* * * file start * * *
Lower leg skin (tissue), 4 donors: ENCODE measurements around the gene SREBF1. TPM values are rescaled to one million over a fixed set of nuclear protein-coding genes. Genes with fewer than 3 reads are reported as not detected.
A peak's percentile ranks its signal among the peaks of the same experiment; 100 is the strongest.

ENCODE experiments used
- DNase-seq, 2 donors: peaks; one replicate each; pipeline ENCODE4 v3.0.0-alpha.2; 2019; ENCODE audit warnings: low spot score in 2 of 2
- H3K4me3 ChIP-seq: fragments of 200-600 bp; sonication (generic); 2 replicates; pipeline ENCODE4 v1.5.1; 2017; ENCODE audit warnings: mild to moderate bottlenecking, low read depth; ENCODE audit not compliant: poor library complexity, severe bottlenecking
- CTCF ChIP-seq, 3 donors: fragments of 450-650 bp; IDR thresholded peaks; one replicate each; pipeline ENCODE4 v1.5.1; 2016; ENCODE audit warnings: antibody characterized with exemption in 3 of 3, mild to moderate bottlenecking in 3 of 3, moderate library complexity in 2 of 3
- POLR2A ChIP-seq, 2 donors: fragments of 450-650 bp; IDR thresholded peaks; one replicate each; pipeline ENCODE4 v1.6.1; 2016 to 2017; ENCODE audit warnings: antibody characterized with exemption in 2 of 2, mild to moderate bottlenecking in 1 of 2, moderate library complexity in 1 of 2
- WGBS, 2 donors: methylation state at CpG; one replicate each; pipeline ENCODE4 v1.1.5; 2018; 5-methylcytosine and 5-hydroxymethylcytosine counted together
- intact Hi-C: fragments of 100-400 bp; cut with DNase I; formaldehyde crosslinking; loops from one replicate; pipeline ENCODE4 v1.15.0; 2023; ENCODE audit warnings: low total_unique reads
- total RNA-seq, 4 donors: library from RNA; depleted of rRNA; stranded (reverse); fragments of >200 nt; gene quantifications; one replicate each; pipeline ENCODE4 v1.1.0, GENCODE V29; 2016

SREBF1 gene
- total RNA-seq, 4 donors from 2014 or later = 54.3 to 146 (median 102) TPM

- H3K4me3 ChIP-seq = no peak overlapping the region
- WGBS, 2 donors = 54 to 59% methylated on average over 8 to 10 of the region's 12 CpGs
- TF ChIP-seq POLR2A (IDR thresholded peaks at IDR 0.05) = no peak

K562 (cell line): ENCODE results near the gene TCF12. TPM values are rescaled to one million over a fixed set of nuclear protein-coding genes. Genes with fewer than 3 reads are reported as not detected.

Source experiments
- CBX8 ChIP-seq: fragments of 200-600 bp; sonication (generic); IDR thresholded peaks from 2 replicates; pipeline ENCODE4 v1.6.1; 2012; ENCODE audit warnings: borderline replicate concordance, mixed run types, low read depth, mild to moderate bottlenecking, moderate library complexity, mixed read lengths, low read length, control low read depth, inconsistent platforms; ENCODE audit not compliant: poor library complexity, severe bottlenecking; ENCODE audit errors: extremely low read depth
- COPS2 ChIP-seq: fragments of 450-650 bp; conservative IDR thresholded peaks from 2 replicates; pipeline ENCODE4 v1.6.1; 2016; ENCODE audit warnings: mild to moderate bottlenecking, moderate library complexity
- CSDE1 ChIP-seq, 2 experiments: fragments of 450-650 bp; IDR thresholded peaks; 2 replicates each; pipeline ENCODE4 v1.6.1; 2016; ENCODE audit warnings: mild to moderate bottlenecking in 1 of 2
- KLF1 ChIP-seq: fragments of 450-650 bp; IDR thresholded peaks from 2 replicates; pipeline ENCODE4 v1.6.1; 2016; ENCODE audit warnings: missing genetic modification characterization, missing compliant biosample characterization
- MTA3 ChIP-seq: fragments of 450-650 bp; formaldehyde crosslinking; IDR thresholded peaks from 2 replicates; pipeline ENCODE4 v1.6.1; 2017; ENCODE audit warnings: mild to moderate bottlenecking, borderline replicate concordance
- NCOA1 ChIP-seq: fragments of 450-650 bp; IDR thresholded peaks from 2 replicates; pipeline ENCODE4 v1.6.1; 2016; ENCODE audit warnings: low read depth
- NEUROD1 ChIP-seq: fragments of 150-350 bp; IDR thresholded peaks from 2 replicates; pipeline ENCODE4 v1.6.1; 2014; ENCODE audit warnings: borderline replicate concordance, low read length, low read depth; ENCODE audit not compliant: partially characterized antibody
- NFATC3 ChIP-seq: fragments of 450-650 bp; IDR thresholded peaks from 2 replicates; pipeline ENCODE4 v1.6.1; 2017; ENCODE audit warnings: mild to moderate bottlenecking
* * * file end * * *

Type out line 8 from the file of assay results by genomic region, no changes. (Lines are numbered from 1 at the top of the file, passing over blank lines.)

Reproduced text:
- WGBS, 2 donors: methylation state at CpG; one replicate each; pipeline ENCODE4 v1.1.5; 2018; 5-methylcytosine and 5-hydroxymethylcytosine counted together